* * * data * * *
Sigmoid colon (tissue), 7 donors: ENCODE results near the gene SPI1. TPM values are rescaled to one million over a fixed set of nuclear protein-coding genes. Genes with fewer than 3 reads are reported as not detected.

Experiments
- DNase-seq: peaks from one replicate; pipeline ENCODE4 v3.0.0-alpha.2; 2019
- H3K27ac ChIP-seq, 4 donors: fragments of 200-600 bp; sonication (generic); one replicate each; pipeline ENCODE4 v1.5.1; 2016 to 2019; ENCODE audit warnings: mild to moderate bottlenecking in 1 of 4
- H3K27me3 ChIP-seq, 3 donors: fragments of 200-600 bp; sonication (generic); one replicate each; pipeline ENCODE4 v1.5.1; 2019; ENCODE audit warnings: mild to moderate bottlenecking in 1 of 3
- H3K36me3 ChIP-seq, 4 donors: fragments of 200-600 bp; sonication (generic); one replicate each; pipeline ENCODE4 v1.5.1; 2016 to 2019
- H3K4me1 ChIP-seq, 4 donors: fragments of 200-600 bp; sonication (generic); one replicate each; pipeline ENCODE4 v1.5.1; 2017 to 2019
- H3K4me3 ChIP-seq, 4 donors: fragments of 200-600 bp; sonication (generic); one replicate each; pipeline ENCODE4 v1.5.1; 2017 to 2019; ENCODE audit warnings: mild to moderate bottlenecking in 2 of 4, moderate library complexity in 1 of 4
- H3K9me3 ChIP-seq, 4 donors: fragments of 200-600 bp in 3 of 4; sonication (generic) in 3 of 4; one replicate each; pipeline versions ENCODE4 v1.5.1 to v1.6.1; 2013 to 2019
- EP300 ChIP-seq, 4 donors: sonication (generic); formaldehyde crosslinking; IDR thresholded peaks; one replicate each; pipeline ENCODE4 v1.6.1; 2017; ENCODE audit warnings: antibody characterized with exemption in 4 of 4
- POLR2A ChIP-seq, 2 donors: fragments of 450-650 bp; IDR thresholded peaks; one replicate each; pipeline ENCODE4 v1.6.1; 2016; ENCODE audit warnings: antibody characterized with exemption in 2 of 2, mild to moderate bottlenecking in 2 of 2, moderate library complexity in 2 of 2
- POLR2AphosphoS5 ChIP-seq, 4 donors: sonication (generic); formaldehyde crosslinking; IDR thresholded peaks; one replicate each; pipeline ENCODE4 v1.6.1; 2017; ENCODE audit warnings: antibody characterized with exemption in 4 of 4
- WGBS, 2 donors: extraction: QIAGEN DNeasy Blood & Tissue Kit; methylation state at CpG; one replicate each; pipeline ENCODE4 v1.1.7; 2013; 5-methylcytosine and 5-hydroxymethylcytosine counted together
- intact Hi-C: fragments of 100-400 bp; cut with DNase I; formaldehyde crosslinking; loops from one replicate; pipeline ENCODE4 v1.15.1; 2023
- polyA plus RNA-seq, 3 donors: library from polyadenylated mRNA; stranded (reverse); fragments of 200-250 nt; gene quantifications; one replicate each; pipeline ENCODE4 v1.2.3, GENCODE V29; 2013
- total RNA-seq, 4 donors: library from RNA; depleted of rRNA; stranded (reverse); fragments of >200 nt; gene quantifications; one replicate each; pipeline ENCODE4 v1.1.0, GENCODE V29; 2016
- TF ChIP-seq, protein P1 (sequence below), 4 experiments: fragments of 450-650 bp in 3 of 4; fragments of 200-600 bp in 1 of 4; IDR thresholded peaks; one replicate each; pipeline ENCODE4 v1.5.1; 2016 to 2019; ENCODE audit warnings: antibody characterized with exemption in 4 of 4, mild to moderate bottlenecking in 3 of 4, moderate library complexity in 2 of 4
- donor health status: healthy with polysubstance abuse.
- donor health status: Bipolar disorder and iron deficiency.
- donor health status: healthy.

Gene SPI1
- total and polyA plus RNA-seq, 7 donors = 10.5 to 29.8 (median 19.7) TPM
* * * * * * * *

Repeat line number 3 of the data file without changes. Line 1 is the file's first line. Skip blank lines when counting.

- DNase-seq: peaks from one replicate; pipeline ENCODE4 v3.0.0-alpha.2; 2019